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HALF an hour later, I was back at the house,
and was informing Miss Halcombe of all that
had happened.

She listened to me from beginning to end, with
a steady, silent attention, which, in a woman of
her temperament and disposition, was the
strongest proof that could be offered of the
serious manner in which my narrative affected

"My mind misgives me," was all she said
when I had done. "My mind misgives me sadly
about the future."

"The future may depend," I suggested, "on
the use we make of the present. It is not
improbable that Anne Catherick may speak more
readily and unreservedly to a woman than she
has spoken to me. If Miss Fairlie—— "

"Not to be thought of for a moment,"
interposed Miss Halcombe, in her most decided

"Let me suggest, then," I continued, "that
you should see Anne Catherick yourself, and do
all you can to win her confidence. For my own
part, I shrink from the idea of alarming the
poor creature a second time, as I have most
unhappily alarmed her already. Do you see any
objection to accompanying me to the farm-house

"None whatever. I will go anywhere and do
anything to serve Laura's interests. What did
you say the place was called?"

"You must know it well. It is called Todd's

"Certainly. Todd's Corner is one of Mr.
Fairlie's farms. Our dairy-maid here is the
farmer's second daughter. She goes backwards
and forwards constantly, between this house and
her father's farm; and she may have heard or seen
something which it may be useful to us to know.
Shall I ascertain, at once, if the girl is down

She rang the bell, and sent the servant with
his message. He returned, and announced that
the dairy-maid was then at the farm. She had
not been there for the last three days; and the
housekeeper had given her leave to go home, for
an hour or two, that evening.

"I can speak to her to-morrow," said Miss
Halcombe, when the servant had left the room
again. "In the mean time, let me thoroughly
understand the object to be gained by my interview
with Anne Catherick. Is there no doubt
in your own mind that the person who confined
her in the Asylum was Sir Percival Glyde?"

"There is not the shadow of a doubt. The
only mystery that remains, is the mystery of his
motive. Looking to the great difference between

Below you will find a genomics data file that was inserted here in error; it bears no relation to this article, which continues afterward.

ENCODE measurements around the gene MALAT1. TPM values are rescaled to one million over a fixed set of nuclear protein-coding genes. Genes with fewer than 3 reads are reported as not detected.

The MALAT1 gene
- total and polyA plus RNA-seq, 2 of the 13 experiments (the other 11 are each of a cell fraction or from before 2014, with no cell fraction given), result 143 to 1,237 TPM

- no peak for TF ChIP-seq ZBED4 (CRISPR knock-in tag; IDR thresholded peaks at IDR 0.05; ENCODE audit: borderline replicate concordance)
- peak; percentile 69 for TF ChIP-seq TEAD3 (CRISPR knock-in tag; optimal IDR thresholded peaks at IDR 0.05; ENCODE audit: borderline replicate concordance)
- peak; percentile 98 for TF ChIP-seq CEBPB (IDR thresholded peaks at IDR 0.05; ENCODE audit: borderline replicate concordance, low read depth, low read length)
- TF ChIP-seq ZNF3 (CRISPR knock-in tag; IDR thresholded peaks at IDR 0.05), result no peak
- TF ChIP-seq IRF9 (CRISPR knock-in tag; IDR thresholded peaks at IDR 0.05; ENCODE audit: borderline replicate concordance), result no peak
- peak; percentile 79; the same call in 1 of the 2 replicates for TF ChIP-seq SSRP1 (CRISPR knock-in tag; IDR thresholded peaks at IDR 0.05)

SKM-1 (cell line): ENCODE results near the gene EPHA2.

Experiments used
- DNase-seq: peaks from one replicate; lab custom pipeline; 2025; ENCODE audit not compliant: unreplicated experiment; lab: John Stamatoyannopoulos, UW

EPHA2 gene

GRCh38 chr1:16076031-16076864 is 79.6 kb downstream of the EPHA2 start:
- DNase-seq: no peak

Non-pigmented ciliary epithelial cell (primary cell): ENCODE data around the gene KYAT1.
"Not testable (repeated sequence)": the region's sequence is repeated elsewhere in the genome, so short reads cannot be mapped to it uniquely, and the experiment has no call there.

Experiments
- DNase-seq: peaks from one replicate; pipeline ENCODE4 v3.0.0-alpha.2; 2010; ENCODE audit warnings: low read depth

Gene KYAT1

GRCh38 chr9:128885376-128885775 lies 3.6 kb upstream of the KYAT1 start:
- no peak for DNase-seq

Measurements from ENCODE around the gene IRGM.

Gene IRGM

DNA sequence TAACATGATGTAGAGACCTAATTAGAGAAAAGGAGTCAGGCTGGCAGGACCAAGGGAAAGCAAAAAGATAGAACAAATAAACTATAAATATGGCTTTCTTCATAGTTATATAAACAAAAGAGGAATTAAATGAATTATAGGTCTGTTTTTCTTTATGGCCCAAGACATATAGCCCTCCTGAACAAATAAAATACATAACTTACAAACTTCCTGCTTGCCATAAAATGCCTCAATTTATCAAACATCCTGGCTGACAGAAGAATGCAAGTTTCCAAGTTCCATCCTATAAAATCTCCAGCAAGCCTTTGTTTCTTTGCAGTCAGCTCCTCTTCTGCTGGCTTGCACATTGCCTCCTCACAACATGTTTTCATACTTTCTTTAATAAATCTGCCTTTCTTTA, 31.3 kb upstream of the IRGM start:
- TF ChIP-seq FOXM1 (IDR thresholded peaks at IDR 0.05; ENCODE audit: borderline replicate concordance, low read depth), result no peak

his station in life and hers, which seems to
preclude all idea of the most distant relationship
between them, it is of the last importanceeven
assuming that she really required to be placed
under restraintto know why he should have
been the person to assume the serious
responsibility of shutting her up——"

"In a private Asylum, I think you said?"

"Yes, in a private Asylum, where a sum of
money which no poor person could afford to give,
must have been paid for her maintenance as a

"I see where the doubt lies, Mr. Hartright;
and I promise you that it shall be set at rest,
whether Anne Catherick assists us to-morrow or
not. Sir Percival Glyde shall not be long in this
house without satisfying Mr. Gilmore, and
satisfying me. My sister's future is my dearest
care in life; and I have influence enough over
her to give me some power, where her marriage
is concerned, in the disposal of it."

We parted for the night.

After breakfast, the next morning, an obstacle,
which the events of the evening before had put
out of my memory, interposed to prevent our
proceeding immediately to the farm. This was
my last day at Limmeridge House; and it was
necessary, as soon as the post came in, to follow
Miss Halcombe's advice, and to ask Mr. Fairlie's
permission to shorten my engagement by a
month, in consideration of an unforeseen necessity
for my return to London.

Fortunately for the probability of this excuse,
so far as appearances were concerned, the post
brought me two letters from London friends, that
morning. I took them away at once to my own
room; and sent the servant with a message to Mr.
Fairlie, requesting to know when I could see him
on a matter of business.

I awaited the man's return, free from the
slightest feeling of anxiety about the manner in
which his master might receive my application.
With Mr. Fairlie's leave or without it, I must